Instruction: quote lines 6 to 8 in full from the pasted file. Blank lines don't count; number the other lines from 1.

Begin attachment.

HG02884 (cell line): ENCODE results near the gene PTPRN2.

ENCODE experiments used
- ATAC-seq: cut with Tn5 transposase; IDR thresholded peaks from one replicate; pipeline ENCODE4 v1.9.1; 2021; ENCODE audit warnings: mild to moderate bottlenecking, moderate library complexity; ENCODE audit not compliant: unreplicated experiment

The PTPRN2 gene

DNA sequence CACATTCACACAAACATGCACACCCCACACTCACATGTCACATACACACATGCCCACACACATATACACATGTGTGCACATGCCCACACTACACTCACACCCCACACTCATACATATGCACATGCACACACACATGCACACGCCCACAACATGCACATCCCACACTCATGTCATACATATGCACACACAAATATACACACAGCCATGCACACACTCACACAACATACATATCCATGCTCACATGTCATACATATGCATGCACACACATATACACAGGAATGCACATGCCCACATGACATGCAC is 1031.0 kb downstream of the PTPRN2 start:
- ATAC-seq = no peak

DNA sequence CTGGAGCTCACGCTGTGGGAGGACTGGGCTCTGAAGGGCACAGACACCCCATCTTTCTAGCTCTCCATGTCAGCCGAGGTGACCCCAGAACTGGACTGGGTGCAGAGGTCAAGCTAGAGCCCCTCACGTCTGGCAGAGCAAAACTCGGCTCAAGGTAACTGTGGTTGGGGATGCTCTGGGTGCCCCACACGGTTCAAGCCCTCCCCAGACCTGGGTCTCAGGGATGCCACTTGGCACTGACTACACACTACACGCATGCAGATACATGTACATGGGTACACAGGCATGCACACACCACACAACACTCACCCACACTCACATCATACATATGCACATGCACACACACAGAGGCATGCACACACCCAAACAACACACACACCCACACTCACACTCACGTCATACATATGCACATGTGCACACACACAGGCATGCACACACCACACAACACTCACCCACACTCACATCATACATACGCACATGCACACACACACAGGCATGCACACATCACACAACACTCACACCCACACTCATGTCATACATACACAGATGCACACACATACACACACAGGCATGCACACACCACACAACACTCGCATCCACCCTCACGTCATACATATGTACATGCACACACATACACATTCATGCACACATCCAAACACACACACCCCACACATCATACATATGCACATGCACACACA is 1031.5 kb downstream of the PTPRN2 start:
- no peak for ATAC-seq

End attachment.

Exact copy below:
- ATAC-seq = no peak

DNA sequence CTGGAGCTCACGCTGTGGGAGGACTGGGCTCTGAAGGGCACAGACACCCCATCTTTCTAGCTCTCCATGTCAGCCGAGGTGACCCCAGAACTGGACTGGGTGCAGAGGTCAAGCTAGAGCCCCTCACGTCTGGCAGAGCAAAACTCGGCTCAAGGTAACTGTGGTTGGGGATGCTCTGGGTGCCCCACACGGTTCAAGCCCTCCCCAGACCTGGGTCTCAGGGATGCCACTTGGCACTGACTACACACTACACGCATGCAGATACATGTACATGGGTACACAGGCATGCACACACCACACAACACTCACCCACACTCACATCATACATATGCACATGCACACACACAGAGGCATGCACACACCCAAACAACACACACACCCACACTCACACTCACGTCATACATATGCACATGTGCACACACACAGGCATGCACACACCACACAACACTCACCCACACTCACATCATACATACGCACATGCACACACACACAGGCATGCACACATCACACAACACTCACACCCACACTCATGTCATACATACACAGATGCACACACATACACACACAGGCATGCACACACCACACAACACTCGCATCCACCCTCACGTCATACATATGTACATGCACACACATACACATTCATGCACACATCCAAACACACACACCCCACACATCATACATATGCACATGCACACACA is 1031.5 kb downstream of the PTPRN2 start:
- no peak for ATAC-seq